Further, the authors make the point that too much should not be made of the lack of incentives, especially pecuniary incentives, in the public sector and the effect of this on the performance of public sector managers. Managers could have broader motives than the usual self-seeking ones. They also quote a study by Fama (1980) showing that the labour market may capitalise performance in managerial remuneration creating incentives for performance quite irrespective of ownership. Further, they also cite studies that suggest that the behaviour of politicians and bureaucrats may not be as divorced from the public interest as is generally supposed.

Finally, the authors underline the point many have made about the imperfect nature of the market for corporate control. The failure of managers to maximise shareholder wealth and, in particular, any tendency on their part to help themselves to over-generous salaries and perquisites is, in theory, disciplined by the capital market. Shareholders will sell under-performing shares, causing prices to fall and creating conditions for a takeover by another firm. In practice, however, the market may not operate this way because of a number of factors: the transaction costs of trading shares, significant information imperfections, diffused share ownership, the failure of takeovers to deliver promised improvements in performance and profit, etc.

All this has led to the contention that what matters is not ownership so much as competition. [Vernon-Wortzel and Wortzel 1989]. However, it has also been pointed out that, while competition undoubtedly contributes to efficiency gains, the existence of a publicly-owned firm as the incumbent, might deter other firms from entering the market, no matter that competition is permitted. Moreover, since real competition means not only freedom to enter but freedom to fail, the existence of PSUs may not conduce to meaningful competition [Sheshinski and Lopez-Calva 1998].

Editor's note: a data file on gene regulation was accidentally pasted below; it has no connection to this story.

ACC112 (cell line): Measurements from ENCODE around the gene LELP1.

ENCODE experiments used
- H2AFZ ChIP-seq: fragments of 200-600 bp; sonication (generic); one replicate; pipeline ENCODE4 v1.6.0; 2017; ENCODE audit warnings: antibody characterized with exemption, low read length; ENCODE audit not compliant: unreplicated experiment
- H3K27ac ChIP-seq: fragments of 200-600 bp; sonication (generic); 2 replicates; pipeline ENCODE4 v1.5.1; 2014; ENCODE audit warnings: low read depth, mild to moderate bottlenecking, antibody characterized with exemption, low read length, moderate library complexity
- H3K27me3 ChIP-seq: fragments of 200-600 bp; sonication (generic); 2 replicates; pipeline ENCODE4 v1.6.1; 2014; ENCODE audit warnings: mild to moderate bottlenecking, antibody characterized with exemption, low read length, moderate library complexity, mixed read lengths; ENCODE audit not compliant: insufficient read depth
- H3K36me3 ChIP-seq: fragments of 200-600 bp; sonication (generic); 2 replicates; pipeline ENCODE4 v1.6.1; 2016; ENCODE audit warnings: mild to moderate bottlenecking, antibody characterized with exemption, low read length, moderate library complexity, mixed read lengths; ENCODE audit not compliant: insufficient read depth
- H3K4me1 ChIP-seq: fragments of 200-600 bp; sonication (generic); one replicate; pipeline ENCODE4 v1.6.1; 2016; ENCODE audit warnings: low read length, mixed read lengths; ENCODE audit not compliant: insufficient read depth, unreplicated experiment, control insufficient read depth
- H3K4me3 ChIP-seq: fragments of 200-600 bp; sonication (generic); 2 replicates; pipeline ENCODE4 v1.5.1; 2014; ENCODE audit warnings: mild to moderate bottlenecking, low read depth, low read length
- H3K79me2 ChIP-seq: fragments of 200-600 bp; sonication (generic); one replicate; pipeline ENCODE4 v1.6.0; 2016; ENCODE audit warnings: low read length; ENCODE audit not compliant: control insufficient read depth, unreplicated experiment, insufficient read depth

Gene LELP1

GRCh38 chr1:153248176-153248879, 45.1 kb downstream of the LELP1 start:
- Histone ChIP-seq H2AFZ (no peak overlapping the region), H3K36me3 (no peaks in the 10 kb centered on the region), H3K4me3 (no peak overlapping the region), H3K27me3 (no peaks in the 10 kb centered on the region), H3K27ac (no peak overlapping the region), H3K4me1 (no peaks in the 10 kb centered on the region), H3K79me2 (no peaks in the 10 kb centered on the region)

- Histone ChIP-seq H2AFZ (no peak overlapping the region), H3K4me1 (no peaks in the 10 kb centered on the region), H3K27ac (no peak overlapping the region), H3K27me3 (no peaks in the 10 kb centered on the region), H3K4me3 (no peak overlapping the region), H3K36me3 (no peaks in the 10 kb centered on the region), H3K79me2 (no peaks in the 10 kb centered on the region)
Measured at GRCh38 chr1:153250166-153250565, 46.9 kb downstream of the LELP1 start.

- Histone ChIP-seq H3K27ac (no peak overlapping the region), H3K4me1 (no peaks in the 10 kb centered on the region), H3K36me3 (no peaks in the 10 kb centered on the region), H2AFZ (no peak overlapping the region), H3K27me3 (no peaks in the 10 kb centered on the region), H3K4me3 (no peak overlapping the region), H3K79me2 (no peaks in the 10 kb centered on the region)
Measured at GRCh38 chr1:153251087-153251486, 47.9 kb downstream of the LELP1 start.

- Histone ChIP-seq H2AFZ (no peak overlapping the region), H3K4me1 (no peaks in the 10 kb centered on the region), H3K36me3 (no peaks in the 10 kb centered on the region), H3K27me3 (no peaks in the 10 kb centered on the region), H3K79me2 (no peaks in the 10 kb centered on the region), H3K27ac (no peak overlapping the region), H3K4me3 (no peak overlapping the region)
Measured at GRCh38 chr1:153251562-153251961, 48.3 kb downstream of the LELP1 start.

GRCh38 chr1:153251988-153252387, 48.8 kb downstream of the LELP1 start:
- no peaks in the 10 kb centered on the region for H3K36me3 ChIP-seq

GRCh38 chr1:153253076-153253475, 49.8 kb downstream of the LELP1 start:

Given the many ifs and buts about the theoretical merits of privatisation, researchers have had to turn inevitably to the evidence on the ground in order to arrive at conclusions. But the empirical evidence on ownership and efficiency, contrary to impressions that might have been created in the popular press, is by no means unambiguous, least of all where less developed countries are concerned, as the next section outlines.

Table : British Privatisation- Summary
of All Comparisons with the Results for
the NAtionalisation Period